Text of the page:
Wagons Don’t Have Seatbelts

Phil Cameron  |   Saturday Oct. 1st, 2016

Have you ever started a diet, a new workout routine, a yoga practice and been doing so well but then got sidetracked and let your new diet, routine or practice fall by the wayside? I heard it best from a professor of mine in college, “good habits are hard to make and easy to break and bad habits are easy to make and hard to break”. If wagons had seat belts we could all easily jump on the newest-latest-greatest bandwagon and roll on down the street to fame, fortune, great looks and optimal health. Most of us have trouble however staying on the wagon because we lose our purpose or the pain of change overwhelms us.  

If we are truly going to live an optimal life, thinking well, moving well and eating well, we have to make good habits to get us there. A habit is defined as a regular tendency or practice. In order to make those good habits stick and make sure we don’t fall off the wagon we need to have purpose, and then the habits become second nature.

Our brain is a very complex organ that interprets sensory stimulation from the world around us and then creates motor responses and conscious thoughts based on that sensory stimulation. Human beings have the most complex nervous system of all creatures on earth. Our nervous system evolved and developed to incorporate the nervous system that every creature on earth also has. Any creature with eyes sees with the occipital lobe of their brain, every creature that hears sounds hears with the temporal lobe of their brain.

The lizard brain, or to be more anatomically correct, the limbic system responds to pain and pleasure. Lizards are not that smart but they know what they like and they know what they don’t. The limbic system sits on top of the brain stem above your spinal cord and is part of the relay circuits sending messages up and down your nervous system. When a person wants to change a habit often times there is pain associated with the change. If you ever stopped a caffeine addiction, you probably noticed you got a headache. Or if you ever tried to quit using tobacco, there is a nicotine withdrawal that causes you to want to keep smoking. These painful symptoms are creating fight of flight responses in our body, firing off the limbic system causing you to feel the pain signals and driving you back towards your comfort zone and that bad habit that you grew accustomed to and loved.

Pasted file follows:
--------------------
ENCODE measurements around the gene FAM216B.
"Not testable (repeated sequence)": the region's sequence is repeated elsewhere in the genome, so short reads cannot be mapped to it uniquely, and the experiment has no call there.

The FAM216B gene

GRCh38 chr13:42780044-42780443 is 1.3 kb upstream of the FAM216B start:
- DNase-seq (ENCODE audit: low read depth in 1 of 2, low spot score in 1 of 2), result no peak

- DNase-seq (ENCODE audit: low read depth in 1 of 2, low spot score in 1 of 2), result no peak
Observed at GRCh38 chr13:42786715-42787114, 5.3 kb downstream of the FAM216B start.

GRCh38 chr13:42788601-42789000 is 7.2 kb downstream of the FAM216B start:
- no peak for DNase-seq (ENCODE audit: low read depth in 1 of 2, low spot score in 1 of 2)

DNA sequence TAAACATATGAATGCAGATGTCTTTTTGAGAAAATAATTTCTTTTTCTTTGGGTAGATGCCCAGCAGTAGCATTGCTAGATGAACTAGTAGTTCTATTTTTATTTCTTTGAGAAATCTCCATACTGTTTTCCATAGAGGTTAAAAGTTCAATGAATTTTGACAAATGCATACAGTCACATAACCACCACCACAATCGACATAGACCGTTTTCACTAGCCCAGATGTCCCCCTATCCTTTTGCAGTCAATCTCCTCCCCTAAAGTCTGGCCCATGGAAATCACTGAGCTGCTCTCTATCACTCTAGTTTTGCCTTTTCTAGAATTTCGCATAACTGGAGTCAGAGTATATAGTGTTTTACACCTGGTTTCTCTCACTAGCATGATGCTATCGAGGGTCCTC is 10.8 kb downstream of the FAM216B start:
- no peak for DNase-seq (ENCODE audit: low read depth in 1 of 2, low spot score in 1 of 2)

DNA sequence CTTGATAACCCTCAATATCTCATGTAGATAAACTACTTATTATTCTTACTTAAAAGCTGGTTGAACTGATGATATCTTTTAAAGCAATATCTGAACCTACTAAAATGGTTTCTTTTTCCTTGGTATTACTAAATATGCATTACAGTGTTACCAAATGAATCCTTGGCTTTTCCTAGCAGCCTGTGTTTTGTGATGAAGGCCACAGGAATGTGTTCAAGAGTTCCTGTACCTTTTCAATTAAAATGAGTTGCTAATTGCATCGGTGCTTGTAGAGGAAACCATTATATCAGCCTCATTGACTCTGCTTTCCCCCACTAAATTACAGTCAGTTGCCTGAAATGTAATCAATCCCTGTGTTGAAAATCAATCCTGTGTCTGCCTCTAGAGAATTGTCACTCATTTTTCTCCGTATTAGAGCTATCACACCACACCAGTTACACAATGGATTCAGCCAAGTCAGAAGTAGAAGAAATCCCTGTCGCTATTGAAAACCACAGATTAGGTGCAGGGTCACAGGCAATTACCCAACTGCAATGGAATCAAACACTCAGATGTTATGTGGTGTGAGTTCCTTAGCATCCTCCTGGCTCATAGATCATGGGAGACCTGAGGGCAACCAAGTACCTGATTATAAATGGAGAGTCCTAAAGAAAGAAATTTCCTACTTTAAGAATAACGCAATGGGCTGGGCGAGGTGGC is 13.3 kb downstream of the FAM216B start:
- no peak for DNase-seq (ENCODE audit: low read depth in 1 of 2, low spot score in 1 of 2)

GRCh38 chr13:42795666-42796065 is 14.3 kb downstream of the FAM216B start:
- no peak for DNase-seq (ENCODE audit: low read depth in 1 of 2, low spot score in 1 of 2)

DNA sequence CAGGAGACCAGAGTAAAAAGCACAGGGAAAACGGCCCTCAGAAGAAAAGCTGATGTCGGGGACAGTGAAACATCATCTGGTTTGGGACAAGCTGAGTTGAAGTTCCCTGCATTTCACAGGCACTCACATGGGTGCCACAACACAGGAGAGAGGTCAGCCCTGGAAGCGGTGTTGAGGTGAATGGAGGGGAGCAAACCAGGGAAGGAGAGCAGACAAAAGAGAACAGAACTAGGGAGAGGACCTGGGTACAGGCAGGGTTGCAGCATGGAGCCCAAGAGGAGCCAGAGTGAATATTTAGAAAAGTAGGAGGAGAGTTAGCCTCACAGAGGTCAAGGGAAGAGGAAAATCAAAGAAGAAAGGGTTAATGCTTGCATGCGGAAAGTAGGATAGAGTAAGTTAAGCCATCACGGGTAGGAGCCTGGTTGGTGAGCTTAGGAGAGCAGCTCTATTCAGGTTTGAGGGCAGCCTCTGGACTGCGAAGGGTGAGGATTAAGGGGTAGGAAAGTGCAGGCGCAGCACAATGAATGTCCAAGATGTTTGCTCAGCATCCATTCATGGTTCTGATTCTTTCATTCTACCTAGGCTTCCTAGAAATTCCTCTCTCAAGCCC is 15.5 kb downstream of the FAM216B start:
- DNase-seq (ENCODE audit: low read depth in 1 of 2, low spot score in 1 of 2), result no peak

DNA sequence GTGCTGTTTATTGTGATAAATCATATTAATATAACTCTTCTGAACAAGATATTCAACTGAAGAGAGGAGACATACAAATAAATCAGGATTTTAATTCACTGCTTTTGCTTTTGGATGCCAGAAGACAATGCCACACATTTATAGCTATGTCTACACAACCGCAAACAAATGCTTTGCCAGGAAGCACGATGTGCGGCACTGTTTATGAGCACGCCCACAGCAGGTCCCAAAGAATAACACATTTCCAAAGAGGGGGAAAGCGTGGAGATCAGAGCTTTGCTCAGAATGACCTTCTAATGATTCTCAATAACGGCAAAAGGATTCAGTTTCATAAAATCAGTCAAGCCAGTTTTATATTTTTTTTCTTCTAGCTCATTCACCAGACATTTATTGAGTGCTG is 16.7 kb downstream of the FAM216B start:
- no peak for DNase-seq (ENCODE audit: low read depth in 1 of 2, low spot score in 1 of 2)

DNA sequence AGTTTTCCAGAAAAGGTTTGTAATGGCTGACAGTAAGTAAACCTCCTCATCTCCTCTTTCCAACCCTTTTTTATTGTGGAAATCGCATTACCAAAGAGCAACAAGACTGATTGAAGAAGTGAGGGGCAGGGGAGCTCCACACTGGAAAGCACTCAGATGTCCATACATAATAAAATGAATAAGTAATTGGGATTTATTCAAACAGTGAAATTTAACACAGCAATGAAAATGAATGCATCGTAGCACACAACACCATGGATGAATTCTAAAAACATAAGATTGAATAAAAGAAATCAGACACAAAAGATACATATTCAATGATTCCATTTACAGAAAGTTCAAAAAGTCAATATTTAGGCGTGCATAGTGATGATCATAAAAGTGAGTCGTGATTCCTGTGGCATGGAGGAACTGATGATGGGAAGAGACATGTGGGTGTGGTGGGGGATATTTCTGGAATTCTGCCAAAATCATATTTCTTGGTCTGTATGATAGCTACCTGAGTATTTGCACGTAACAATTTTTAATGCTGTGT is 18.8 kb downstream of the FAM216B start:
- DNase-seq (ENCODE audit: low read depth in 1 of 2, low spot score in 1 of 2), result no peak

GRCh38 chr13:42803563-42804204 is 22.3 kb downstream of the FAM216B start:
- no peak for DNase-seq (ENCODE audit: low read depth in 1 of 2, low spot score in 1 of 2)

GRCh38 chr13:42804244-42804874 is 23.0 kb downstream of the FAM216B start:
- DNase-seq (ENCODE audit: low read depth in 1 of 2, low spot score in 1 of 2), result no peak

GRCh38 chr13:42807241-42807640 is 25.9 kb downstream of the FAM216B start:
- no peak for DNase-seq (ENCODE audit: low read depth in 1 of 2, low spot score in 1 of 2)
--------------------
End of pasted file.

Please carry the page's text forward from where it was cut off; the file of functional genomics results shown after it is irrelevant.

If you want to do a fun experiment with people who are truly addicted to something ask them to quit their habit and watch their reaction. In most cases a caffeine addicted coffee drinker would rather murder their best friend before giving up their morning cup of joe. Unfortunately it’s not truly their conscious’ fault, it’s the way their nervous system has been wired. Often times there are endorphin molecules released at the same time we stimulate the limbic system which reinforces the love response contributing to our habit. Survival of the species wouldn’t get very far if we didn’t enjoy the process of love making, right?! Well the same chemical signals are perpetuated in habits sometimes to a lesser extent and sometimes to a greater extent but the brain chemistry of habits is the same. We have to understand this process if we want to make a positive change in our life because it is so easy to get pulled back into feel good brain chemistry. The only thing that can change the addictive brain chemistry of habits is a clear and precise purpose as to why you are going to change.

When you start thinking about your reasons for wanting to change you have to be very clear and dedicated. A person can make any change for a week or 10 days but going beyond that to 2-3 weeks or a month or longer truly takes discipline and dedication to the change. The human brain will often accept temporary changes or short-term discomfort to accommodate short-term goals. If you want to lose 10 lbs before you go on that tropical vacation you can survive on carrot sticks and tofu burgers for a week, but as soon as you get to your destination all bets are off and your back to eating French fries and ice cream.  

If you change your purpose however and say I want to lose 10 lbs because I want to feel better, have more endurance when I exercise and play with the kids, and reduce my risk of stroke and heart disease it becomes much easier to stick to the changes and create a new lifestyle. It has been shown that if a person can consecutively stick to an exercise program for 6 months they are far more likely to workout for the rest of their life. I find that most habits take anywhere from 90-120 days to really be ingrained into the nervous system.

The reason for this is a red blood cell has that same lifespan and if you truly want to make a biological change you have to change every cell of your body!

When you find yourself wanting your life to be different, really ask yourself why you want it to be different and create a sense of purpose around the changes you want to make. If you create your purpose you are more likely to be able to get back on the wagon when you fall off instead of rolling back down the hill to the place you started from with your bad habits. Making healthy habits to eat a healthy mostly paleo diet, drink half your body weight in ounces of water each day, get plenty of sleep, exercise regularly, and keep a positive mental attitude will help you live a healthy, natural, and optimal life. 

About the Author(s)

Phil Cameron

Dr. Phil Cameron DC is the owner of the Bozeman Wellness Center. He is a Chiropractic Physician and Professional Applied Kinesiologist. He treats every patient based on his or her individual health care needs and strives to help each patient Live Healthy, Live Naturally, and Live Optimally. Visit www.bozemanwellnesscenter.com for more information.

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